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VATS /Robotic/ Videothoracoscopic /VATS/ Thymectomy

Thymectomy: involves complete resection of the thymus gland. The mediastinal pleura is opened in thymus gland removal, and we remove the thymic mass until the thymic vein is exposed.
Thymectomy is usually performed if it is accompanied by myasthenia gravis or thymic tumors.

1. Videothoracoscopic /VATS Thymectomy; It is the most preferred method. It is a closed method through two or three incisions. Usually, the thymus tissue is under the sternum. Without cutting the sternum, the thymus is removed. It has many advantages, including aesthetics, less pain, and early discharge.

Myasthenia Gravis
Mediastinal Masses

Figure 1: Videothoracoscopic and robotic thymectomy surgery positions and incisions from our clinic. Thymus and adipose tissue with poles removed thoracoscopically.

The VATS method is a minimally invasive technique. When surgically removing thymoma/thymic carcinomas, it is necessary to remove the tumor precisely. The general aim should be complete resection without leaving any residual or thymus tissue.

Although thymothymectomy was an open (Median sternotomy/Thoracotomy) procedure in the past, it can be safely performed today with minimally invasive methods such as ROBOTIC and VATS.

Note1: VATS; It should be avoided in tumors with a huge diameter. This way, the local spread of the cancer is prevented.

  1. ROBOTIC Surgery; Generally, three ports (2 arms, one camera) are sufficient for RATS Thymectomy. The surgeon operates with small fractions with the da Vinci Robotic Surgery system. The surgeon performs the operation sitting at the console. A surgeon standing at the patient's bedside during the process helps the surgeon at the console. The surgeon operates on a 3D image, and cameras enlarge the operation area 10-12 times. These tooltips can rotate 540 degrees around their axis and mimic the wrist movements of the human hand.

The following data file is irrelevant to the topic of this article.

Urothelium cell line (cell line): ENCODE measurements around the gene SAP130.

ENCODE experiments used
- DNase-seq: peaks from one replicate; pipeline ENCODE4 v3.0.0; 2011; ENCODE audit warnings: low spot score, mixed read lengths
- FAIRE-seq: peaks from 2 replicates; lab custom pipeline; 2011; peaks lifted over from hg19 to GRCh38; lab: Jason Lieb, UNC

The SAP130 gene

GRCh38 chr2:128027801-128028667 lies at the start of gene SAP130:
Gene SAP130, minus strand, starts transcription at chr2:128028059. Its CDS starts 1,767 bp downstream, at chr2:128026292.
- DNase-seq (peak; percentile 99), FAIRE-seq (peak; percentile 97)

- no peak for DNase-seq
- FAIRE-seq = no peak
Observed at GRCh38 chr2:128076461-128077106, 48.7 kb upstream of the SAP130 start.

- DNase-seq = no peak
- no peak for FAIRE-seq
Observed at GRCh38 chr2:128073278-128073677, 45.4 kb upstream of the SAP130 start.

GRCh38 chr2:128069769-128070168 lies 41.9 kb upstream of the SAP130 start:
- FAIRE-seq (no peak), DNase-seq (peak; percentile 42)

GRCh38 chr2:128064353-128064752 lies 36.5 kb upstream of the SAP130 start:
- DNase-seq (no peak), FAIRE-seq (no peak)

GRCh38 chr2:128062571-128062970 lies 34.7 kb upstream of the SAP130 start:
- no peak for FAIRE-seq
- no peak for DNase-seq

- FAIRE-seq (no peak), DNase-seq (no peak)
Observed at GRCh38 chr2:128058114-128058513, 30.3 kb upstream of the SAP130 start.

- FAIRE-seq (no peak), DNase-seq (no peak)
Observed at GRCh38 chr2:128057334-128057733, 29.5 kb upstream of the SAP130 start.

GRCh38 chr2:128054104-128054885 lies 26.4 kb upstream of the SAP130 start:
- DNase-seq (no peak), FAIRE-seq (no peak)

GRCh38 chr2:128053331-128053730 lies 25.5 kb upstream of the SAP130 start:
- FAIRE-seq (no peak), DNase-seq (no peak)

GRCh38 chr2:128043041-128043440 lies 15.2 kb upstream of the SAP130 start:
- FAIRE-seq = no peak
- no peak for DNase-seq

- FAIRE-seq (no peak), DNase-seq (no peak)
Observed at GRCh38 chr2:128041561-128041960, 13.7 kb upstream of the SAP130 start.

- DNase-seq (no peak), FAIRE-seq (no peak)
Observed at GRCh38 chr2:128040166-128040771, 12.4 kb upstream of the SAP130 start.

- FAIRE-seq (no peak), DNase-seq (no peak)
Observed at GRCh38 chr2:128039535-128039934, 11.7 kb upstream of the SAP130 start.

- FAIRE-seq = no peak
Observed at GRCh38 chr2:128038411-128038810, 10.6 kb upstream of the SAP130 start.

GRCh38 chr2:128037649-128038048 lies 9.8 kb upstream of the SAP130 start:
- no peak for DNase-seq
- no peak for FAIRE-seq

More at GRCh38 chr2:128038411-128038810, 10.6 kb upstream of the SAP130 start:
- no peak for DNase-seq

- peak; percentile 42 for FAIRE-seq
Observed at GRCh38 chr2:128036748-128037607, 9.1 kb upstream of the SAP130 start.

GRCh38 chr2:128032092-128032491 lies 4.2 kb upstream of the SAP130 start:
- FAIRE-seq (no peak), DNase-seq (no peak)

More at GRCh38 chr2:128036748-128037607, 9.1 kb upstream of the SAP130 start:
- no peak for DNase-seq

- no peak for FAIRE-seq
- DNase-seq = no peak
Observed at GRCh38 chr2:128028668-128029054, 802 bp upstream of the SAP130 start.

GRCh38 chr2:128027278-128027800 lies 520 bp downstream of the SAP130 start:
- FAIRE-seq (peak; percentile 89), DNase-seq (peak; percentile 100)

In recent years, the RATS/VATS technique has shown modifications (classical three ports to 2 ports, bilateral approach, subxiphoid approach), such as subxiphoid RATS/VATS thymectomy and combined subxiphoid-transcervical VATS thymectomy.

Myastenia Gravis
Myastenia Gravis

Figure 2. Subxiphoid Robotic Thymectomy


  1. Parsiel Median sternotomy/ Median Sternotomy should be the standard approach in locally advanced cases, especially if large vessels are involved, superior vena cava invasion, and the tumor diameter are huge.
  2. Thoracotomy: Sometimes, if the tumor is closer to one side and has a different focus, this incision is preferred.

Note2: Since Myasthenia Gravis sometimes accompanies thymoma/thymic carcinomas, paying attention to the phrenic nerves is essential. If cut, the patient may experience severe respiratory distress.


Note 3: You can access our VATS Thymectomy article at the links below.

Frequently Asked Questions About Thymic Hyperplasia

Thymic hyperplasia is abnormal thymus growth. It is often identified with other noncancerous thymus tumors, but it is not an actual tumor. Thymic hyperplasia is associated with myasthenia gravis and other autoimmune diseases.

This case illustrates a phenomenon called thymic rebound (also called benign thymic hyperplasia), which is thymic regrowth of 50% greater than the base volume. This "rebound effect" is known as thymic rebound hyperplasia. It usually takes nine months for the thymus to return to its original size. Examples of acute stress events that can trigger thymic atrophy and rebound are pneumonia and corticosteroid therapy.